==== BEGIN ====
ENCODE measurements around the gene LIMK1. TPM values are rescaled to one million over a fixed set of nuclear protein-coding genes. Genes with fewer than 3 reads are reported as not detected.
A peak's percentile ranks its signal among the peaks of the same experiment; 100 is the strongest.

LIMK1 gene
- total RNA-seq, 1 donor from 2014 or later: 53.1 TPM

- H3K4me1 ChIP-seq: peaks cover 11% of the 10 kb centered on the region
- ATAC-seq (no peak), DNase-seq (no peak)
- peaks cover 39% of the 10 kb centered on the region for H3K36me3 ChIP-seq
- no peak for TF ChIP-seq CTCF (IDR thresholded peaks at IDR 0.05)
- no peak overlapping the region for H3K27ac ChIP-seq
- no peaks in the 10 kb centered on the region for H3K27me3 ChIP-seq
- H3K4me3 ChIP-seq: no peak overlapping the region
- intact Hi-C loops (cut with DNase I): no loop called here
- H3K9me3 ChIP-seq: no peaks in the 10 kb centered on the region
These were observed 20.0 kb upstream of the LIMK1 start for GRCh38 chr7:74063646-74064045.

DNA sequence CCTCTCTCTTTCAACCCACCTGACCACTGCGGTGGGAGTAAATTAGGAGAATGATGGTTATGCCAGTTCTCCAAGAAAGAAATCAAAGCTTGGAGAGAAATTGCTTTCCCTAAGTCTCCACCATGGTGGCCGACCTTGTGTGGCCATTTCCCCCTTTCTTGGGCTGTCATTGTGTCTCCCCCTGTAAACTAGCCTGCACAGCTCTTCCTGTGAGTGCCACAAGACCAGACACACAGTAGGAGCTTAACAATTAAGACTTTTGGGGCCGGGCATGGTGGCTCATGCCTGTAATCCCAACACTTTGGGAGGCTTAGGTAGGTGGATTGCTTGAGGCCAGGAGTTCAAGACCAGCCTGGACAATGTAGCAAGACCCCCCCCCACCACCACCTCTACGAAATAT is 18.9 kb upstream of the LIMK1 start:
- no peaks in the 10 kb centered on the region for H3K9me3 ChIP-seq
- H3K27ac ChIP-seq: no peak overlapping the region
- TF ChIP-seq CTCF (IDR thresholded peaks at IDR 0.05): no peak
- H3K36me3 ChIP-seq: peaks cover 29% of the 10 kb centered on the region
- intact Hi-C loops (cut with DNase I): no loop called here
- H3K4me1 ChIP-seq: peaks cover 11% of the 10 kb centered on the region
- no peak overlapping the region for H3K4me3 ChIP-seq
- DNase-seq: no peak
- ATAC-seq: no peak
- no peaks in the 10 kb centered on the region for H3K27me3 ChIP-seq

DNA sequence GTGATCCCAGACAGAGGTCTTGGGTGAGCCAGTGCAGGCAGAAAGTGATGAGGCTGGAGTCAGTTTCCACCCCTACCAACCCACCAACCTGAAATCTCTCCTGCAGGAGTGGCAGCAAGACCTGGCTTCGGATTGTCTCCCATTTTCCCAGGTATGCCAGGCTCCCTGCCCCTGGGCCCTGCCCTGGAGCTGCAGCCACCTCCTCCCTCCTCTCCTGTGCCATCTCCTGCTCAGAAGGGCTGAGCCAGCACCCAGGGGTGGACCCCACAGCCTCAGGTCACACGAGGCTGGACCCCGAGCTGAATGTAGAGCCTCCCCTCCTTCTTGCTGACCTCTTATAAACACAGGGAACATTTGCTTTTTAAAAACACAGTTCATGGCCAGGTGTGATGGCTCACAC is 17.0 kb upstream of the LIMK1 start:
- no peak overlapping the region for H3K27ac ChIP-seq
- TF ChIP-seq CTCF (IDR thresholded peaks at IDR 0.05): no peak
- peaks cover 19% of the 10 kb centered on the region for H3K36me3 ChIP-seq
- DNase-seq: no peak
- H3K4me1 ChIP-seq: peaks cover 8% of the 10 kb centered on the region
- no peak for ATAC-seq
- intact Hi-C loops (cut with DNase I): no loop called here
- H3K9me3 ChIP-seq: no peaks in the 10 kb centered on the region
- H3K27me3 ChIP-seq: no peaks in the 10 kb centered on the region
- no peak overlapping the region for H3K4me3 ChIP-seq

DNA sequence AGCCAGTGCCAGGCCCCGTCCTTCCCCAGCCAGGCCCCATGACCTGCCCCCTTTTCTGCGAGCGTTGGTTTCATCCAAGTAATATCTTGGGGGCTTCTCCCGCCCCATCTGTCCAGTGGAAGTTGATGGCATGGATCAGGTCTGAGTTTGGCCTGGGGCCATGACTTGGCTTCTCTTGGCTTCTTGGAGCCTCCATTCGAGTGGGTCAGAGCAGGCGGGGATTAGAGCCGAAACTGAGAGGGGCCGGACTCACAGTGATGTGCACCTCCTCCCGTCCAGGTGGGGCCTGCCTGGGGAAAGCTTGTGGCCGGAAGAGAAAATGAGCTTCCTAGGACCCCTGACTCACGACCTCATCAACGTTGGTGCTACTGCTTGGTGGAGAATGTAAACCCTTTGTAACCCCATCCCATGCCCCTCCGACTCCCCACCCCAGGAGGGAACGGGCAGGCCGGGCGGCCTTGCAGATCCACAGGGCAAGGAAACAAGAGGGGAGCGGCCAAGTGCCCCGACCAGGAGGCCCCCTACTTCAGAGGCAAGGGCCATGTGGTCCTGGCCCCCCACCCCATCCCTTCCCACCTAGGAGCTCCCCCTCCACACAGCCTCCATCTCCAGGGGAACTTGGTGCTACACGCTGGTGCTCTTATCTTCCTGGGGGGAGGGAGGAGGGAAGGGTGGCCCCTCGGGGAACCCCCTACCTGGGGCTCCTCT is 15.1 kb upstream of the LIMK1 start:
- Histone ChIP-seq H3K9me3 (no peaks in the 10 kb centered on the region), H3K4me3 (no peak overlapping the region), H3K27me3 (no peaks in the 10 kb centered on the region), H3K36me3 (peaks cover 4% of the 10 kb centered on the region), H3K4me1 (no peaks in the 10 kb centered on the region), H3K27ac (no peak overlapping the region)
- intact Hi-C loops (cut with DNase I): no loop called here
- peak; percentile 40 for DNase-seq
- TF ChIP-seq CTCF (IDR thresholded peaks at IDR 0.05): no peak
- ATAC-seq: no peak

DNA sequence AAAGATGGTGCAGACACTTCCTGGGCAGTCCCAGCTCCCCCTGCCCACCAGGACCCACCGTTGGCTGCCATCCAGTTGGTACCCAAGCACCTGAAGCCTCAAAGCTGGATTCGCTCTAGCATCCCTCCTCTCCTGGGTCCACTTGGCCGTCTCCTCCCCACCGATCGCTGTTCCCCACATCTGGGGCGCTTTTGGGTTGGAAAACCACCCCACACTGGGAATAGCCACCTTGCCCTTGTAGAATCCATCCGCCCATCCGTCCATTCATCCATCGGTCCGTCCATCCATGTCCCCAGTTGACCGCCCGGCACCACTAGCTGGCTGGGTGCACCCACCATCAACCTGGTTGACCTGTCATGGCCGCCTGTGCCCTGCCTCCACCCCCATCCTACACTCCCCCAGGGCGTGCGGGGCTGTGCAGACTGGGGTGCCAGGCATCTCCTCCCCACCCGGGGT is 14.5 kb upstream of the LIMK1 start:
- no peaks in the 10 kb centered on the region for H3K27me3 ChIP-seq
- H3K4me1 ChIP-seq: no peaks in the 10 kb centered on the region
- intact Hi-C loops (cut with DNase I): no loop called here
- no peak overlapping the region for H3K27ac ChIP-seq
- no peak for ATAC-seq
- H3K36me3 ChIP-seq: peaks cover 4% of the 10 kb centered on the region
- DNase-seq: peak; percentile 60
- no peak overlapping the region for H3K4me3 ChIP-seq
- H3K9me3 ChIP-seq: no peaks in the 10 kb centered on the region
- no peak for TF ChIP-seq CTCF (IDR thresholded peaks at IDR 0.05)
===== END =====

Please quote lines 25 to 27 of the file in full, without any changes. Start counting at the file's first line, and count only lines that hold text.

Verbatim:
- no peaks in the 10 kb centered on the region for H3K27me3 ChIP-seq

DNA sequence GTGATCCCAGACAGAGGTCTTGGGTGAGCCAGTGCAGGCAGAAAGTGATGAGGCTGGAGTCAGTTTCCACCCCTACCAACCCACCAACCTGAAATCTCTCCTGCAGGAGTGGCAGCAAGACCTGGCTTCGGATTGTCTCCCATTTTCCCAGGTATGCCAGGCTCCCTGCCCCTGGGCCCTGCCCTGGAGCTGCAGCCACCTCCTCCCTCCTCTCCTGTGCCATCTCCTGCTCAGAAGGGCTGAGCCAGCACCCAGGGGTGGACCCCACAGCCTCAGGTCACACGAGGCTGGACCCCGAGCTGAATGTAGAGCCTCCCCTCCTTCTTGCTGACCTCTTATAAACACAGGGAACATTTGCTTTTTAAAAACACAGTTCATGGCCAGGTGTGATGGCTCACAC is 17.0 kb upstream of the LIMK1 start:
- no peak overlapping the region for H3K27ac ChIP-seq